Max Weber himself had foreseen that aside from the polytheism of values, that splintering of ends and conditions that nowadays affects us, the end of the "brief century" or the twentieth century would be characterized by the phenomenon of the crisis of meaning. Section 81 of the Encyclical describes this cultural moment with extraordinary lucidness: "Perspectives on life and the world, often of a scientific temper, have so proliferated that we face an increasing fragmentation of knowledge. This makes the search for meaning difficult and often fruitless. Indeed, still more dramatically, in this maelstrom of data and facts in which we live and which seem to comprise the very fabric of life, many people wonder whether it still makes sense to ask about meaning. The array of theories which vie to give an answer, and the different ways of viewing and of interpreting the world and human life, serve only to aggravate this radical doubt, which can easily lead to skepticism, indifference or to various forms of nihilism" (n. 81).

        As far as I can tell, this is the first time that the Magisterium of the Catholic Church engages in a theological reflection over the role of Philosophy in the contemporary world, something akin to a "Theology of Philosophy". And this is no doubt something new, even from the viewpoint of the Academe. (In due course, Alasdair MacIntyre called our attention to a meaningful precedent, the Veritatis splendor, a document of sublime reflexiveness, which undertakes the task of developing some sort of "Theology of Moral Research", wherein the spiritual lives of the researchers themselves acquire an unprecedented importance, as manifested above all in the hermeneutics of the Gospel episode featuring the rich, young man, which serves as the existential backdrop for the doctrinal content of that decisive discourse). In our case, what is most surprising is that such a theological meditation leads us to underscore, with a dogged insistence, the need for Philosophy to be true to its own nature, as the human love of wisdom, instead of caving in to the siren calls of a diminished Rationalism and a Fideism incapable of looking beyond its own navel. The very essence of Christianity -- which rests on the mystery of the Incarnation, and on the intellectual and vital assent to Jesus Christ, the Word made Flesh -- nurtures in its bosom, as a necessary condition, a trusting recourse to human reason, exercised with autonomy and rigor, to that study of reality in its roots or Philosophy, in other words. The paradoxical nature of this enterprise -- a defense of the value of reason starting from the horizon of faith -- attains a fullness of meaning and coherence when one realizes that the ultimate source of this rational daring is none other than the receptive attitude of obedience to God's manifestation of Himself through the gift of creation and through the Uncreated Gift of the Spirit of Jesus.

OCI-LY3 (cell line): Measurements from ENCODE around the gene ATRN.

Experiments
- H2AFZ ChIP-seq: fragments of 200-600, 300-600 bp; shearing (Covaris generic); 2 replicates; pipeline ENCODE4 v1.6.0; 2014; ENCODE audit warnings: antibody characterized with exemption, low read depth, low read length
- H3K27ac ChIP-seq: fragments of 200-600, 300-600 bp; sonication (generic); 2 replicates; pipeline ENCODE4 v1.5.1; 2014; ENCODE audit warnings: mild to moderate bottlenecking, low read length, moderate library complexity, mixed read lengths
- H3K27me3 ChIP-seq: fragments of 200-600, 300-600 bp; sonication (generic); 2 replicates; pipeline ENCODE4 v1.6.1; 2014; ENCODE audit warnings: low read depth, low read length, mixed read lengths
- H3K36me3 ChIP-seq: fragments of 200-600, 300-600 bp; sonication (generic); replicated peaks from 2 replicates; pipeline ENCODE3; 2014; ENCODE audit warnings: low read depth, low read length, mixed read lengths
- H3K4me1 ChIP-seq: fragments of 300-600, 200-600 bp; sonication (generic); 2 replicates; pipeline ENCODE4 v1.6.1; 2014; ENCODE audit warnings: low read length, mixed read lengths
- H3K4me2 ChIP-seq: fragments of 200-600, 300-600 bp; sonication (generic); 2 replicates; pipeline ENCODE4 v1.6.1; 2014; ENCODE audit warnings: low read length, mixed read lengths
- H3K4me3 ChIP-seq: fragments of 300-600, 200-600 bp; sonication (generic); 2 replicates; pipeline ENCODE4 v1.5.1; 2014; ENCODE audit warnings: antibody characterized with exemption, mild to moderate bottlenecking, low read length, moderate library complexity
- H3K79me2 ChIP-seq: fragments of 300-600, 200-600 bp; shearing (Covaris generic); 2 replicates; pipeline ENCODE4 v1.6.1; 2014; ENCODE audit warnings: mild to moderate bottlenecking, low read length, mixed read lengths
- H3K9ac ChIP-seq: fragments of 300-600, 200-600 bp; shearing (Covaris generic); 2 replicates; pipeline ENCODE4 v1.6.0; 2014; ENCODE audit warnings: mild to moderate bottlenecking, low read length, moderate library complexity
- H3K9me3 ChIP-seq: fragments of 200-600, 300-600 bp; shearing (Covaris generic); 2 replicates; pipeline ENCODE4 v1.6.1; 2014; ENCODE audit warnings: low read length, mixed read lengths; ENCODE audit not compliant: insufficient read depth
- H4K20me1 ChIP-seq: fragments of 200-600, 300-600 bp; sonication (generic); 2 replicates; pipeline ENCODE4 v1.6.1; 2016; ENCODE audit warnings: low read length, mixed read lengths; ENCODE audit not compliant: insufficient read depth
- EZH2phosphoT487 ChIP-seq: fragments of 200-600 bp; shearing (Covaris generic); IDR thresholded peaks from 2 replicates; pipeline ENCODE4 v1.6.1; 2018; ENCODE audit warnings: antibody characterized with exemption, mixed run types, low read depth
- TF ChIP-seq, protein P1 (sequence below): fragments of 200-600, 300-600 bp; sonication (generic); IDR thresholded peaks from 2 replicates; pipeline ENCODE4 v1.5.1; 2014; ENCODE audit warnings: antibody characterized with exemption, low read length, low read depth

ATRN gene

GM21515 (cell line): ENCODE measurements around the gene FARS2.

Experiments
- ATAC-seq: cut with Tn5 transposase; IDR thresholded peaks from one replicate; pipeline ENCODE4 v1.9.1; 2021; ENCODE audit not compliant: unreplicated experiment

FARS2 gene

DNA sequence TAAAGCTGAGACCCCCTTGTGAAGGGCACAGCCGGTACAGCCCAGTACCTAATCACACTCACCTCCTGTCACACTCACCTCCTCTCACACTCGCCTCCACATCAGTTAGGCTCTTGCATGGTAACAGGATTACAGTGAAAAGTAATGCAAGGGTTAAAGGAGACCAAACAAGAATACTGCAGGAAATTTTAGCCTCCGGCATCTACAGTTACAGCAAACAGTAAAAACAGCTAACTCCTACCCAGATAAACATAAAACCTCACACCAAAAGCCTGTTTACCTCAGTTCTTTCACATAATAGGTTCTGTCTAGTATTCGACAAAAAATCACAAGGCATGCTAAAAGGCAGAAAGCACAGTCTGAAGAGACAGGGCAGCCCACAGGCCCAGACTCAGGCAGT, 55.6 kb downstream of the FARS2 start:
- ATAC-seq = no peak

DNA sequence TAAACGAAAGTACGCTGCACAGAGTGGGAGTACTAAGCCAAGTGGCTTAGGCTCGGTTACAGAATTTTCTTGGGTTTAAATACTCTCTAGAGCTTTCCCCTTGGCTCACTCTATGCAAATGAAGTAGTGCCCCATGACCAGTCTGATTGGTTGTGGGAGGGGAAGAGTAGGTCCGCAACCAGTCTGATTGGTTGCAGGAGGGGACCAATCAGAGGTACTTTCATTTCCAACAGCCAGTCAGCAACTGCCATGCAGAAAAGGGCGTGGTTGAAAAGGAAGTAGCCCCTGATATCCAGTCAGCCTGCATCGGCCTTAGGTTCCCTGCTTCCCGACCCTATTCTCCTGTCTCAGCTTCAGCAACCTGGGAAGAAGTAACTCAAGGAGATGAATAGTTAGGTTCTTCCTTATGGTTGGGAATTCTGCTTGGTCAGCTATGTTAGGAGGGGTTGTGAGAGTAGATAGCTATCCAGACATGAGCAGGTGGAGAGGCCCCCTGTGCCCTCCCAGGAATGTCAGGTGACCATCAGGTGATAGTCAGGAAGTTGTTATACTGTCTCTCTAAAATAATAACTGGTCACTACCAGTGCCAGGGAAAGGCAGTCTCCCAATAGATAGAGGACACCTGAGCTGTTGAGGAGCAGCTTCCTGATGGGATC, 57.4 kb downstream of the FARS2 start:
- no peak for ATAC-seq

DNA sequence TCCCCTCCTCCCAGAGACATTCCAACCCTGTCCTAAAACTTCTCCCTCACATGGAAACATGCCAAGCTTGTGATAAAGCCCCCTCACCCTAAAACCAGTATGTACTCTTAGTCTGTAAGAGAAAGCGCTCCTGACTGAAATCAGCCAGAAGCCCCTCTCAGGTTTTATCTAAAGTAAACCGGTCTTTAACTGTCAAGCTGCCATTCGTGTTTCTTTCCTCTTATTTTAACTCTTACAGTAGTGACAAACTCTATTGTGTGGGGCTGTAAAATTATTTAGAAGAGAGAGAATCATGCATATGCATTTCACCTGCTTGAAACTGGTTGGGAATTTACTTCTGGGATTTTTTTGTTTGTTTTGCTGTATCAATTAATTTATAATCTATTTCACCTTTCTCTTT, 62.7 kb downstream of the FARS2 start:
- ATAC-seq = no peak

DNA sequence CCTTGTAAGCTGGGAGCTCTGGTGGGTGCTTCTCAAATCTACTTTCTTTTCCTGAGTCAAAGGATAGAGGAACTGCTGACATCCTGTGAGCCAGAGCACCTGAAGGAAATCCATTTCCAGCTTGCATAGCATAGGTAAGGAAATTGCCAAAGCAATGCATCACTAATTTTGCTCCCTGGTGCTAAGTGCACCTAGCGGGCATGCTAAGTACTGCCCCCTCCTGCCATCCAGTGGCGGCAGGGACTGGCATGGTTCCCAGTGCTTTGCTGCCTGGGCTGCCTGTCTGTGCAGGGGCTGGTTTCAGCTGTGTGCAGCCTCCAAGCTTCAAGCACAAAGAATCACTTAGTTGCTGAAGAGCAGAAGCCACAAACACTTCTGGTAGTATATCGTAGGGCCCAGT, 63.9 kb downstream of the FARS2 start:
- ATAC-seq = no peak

There are three reasons, to my mind, for which our present epoch constitutes an opportune moment, a kairos, for composing an uncanny "ode to Philosophy".